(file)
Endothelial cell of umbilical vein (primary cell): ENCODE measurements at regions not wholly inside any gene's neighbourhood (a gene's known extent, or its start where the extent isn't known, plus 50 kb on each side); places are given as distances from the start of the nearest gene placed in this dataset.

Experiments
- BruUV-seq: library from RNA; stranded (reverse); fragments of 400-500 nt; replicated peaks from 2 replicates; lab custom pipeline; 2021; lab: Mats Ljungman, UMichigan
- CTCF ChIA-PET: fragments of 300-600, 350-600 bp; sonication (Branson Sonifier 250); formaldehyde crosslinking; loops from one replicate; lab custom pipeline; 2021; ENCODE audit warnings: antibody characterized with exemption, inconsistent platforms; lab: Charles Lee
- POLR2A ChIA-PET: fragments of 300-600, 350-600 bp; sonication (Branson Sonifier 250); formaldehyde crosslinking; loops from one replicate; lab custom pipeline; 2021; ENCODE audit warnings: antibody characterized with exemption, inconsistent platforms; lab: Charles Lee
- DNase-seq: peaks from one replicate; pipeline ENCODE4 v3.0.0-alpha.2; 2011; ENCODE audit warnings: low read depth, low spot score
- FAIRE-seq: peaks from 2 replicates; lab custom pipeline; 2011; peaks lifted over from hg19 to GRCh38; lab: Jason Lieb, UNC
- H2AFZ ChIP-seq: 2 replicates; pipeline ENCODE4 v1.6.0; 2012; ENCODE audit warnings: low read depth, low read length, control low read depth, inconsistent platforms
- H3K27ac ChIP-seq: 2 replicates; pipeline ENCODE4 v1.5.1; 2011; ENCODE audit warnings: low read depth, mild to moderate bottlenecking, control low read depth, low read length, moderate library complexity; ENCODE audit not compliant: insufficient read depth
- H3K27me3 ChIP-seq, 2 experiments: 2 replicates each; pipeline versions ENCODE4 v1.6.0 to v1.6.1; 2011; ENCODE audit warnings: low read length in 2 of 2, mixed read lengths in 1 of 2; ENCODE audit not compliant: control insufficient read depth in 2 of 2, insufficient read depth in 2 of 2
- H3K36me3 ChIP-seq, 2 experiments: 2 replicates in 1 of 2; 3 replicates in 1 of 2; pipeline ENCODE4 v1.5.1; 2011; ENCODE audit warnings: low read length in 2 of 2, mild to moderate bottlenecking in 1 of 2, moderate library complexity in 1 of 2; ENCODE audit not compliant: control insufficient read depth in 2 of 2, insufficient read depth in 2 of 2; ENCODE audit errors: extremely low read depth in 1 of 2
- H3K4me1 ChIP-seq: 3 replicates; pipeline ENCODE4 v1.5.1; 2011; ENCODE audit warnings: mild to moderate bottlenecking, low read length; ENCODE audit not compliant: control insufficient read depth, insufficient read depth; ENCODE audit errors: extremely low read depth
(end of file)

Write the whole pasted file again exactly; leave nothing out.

Endothelial cell of umbilical vein (primary cell): ENCODE measurements at regions not wholly inside any gene's neighbourhood (a gene's known extent, or its start where the extent isn't known, plus 50 kb on each side); places are given as distances from the start of the nearest gene placed in this dataset.

Experiments
- BruUV-seq: library from RNA; stranded (reverse); fragments of 400-500 nt; replicated peaks from 2 replicates; lab custom pipeline; 2021; lab: Mats Ljungman, UMichigan
- CTCF ChIA-PET: fragments of 300-600, 350-600 bp; sonication (Branson Sonifier 250); formaldehyde crosslinking; loops from one replicate; lab custom pipeline; 2021; ENCODE audit warnings: antibody characterized with exemption, inconsistent platforms; lab: Charles Lee
- POLR2A ChIA-PET: fragments of 300-600, 350-600 bp; sonication (Branson Sonifier 250); formaldehyde crosslinking; loops from one replicate; lab custom pipeline; 2021; ENCODE audit warnings: antibody characterized with exemption, inconsistent platforms; lab: Charles Lee
- DNase-seq: peaks from one replicate; pipeline ENCODE4 v3.0.0-alpha.2; 2011; ENCODE audit warnings: low read depth, low spot score
- FAIRE-seq: peaks from 2 replicates; lab custom pipeline; 2011; peaks lifted over from hg19 to GRCh38; lab: Jason Lieb, UNC
- H2AFZ ChIP-seq: 2 replicates; pipeline ENCODE4 v1.6.0; 2012; ENCODE audit warnings: low read depth, low read length, control low read depth, inconsistent platforms
- H3K27ac ChIP-seq: 2 replicates; pipeline ENCODE4 v1.5.1; 2011; ENCODE audit warnings: low read depth, mild to moderate bottlenecking, control low read depth, low read length, moderate library complexity; ENCODE audit not compliant: insufficient read depth
- H3K27me3 ChIP-seq, 2 experiments: 2 replicates each; pipeline versions ENCODE4 v1.6.0 to v1.6.1; 2011; ENCODE audit warnings: low read length in 2 of 2, mixed read lengths in 1 of 2; ENCODE audit not compliant: control insufficient read depth in 2 of 2, insufficient read depth in 2 of 2
- H3K36me3 ChIP-seq, 2 experiments: 2 replicates in 1 of 2; 3 replicates in 1 of 2; pipeline ENCODE4 v1.5.1; 2011; ENCODE audit warnings: low read length in 2 of 2, mild to moderate bottlenecking in 1 of 2, moderate library complexity in 1 of 2; ENCODE audit not compliant: control insufficient read depth in 2 of 2, insufficient read depth in 2 of 2; ENCODE audit errors: extremely low read depth in 1 of 2
- H3K4me1 ChIP-seq: 3 replicates; pipeline ENCODE4 v1.5.1; 2011; ENCODE audit warnings: mild to moderate bottlenecking, low read length; ENCODE audit not compliant: control insufficient read depth, insufficient read depth; ENCODE audit errors: extremely low read depth